Jed Perl, New Art City: Manhattan at Mid-Century (Random House, 2005)
It’s no secret that critic Jed Perl is at odds with today’s art world. His 2000 essay collection, Eyewitness, attacked an “art world in crisis,” and he’s sounded off against Pomo posterboys (and critical darlings) such as John Currin, Damien Hirst, and Matthew Barney. Just last month, Perl spilled 7,400 words in the New Republic—where he has been writing since 1994—on the death of formalism and the “hipper-than-thou bravado” of the chic taste-makers who always find the exhibition’s after-party.
That said, it is refreshing to find in New Art City descriptions of many artists that Perl, well, likes. Granted you have to travel more than half a century to do so, but the result is an exhaustively researched and engaging look at the life of the artist in post-war New York. In addition to charting the rise of Abstract Expressionism, Perl delves into the competing social factors during America’s post-war economic boom.
In Manhattan, Perl unearths the humble beginnings of avant-garde artists that would assume iconic stature a generation later, beginning with Hans Hoffman; an artist and teacher who helped inspire what later evolved into an explosion of art in the city. Early on, Perl sets out to trace the “geography of Bohemian Manhattan,” dropping by such fabled haunts as the Artists’ Club or the Cedar Tavern. Today, you are more likely to find some NYU frat boys at Cedar, but Perl insists that the (typically inebriated) atmosphere back in the day was filled with both philosophical quips and loads of gossip. “To be in New York in the 1950’s was to be in on all the jokes,” writes Perl. “[A]nd the jokes could have an Olympian incandescence.”
Most of the art historical heavyweights show up at Cedar and elsewhere in the text, like Willem de Kooning, Jackson Pollack, and Mark Rothko. In a counterintuitive move, Perl devotes a considerable amount of space to looking at similarities between the representational Fairfield Porter and minimalist Donald Judd. Poor Andy Warhol gets his 15 minutes in New Art City after showing off his soup cans in early 1960’s, but Perl is typically harsh.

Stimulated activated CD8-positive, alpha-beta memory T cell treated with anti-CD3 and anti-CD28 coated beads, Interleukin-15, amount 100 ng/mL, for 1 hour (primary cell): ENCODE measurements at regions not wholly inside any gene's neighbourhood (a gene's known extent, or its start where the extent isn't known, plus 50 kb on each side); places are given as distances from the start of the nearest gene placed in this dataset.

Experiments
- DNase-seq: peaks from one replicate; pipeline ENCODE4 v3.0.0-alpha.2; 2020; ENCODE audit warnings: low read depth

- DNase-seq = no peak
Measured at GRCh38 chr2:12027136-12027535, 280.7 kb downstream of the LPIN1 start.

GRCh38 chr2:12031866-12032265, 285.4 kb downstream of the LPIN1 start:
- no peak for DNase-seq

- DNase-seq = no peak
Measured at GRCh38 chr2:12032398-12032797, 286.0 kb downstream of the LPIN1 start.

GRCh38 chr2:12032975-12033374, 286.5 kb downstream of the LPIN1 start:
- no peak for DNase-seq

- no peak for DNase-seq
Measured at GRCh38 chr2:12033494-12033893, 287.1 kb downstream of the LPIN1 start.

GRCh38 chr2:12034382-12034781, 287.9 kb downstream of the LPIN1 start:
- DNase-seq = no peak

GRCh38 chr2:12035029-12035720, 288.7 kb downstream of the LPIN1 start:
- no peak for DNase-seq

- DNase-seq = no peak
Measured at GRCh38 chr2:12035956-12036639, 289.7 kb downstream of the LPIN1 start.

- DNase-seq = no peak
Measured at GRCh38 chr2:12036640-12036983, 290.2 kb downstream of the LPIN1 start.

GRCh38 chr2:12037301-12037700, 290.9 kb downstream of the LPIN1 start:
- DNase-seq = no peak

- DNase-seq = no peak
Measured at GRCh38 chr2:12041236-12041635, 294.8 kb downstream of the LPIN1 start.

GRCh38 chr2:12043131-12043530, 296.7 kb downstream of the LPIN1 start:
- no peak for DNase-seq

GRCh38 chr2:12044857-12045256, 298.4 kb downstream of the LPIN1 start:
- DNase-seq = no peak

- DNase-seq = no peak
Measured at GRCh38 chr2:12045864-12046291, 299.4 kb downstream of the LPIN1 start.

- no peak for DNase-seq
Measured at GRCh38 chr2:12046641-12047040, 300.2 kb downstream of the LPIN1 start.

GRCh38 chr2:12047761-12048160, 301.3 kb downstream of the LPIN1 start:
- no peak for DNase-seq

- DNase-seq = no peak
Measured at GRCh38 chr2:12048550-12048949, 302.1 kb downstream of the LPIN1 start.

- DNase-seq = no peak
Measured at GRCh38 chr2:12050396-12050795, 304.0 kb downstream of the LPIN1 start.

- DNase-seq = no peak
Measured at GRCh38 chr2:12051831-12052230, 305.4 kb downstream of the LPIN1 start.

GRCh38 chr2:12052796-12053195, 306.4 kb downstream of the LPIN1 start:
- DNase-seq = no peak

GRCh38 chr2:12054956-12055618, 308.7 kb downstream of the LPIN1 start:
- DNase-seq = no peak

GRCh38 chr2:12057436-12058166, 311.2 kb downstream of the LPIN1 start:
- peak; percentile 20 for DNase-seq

The favored artists are lauded for engaging on a romantic quest, while others are derided as two-bit pranksters. However, the real star becomes the city itself—where forces were swirling outside of the gallery’s white walls. Perl highlights the Partisan Review crowd’s high-brow banter, John Cage’s compositions, Merce Cunningham’s moves, Hannah Arendt’s lectures, and the growing influence of art critics Clement Greenberg and Harold Rosenberg. From the top of an International Style skyscraper down to those “little” magazines forever ignored by LexisNexis, the author dives headfirst into the cultural zeitgeist.
During this time, museums play an increasing important role, with the “New York City saga involving the union of turn-of-the-century fortunes and twentieth-century art.” The Guggenheim grabbed headlines when it opened in 1959, and attracted crowds eager to gaze the manic, paint-covered canvases that could even be found in the pages of Life. Around the same time, the MoMA began to tap into the downtown scene, the “bold, hyper-caffeinated, late ‘50s pulse.” There was a surge in public commissions, and the avant-garde artists that had toiled in relative obscurity—except amongst their own cultured lot—were being asked to create murals, mosaics, and immense public sculptures outside of commercial buildings. And works by Jackson Pollack and Joan Miró now adorned the walls at the Four Seasons restaurant.
Following the abstract art narrative, Perl looks critically at Pop Art’s arrival and the “beginning of what looked to be the most glamorous, publicity-crazy, and hell-raising decade in the entire history of American art.” For the author, the grand, romantic quest of the Abstract Expressionists was being traded for a crazed pursuit of the next big thing, like Jasper Johns, who Perl believes “merely [played] to the audience’s confusions, turning banalities into elegant but empty enigmas.”
Weighing in at just over 650 pages, New Art City might best serve the role of a textbook; indeed, Perl is teaching a course on the very subject this semester at The New School. However, if used for teaching purposes, there is obviously another story to be told regarding Pop Art—or a more sympathetic one at least. Students aside, the book will resonate with the reader who has grown tired of the skyrocketing market and its affect on younger artists, celebrity-filled gallery openings, and those who constantly hearken back to Duchamp for inspiration. Because for Perl: dada is still a four-letter word.
Michael Calderone is a writer based in Brooklyn.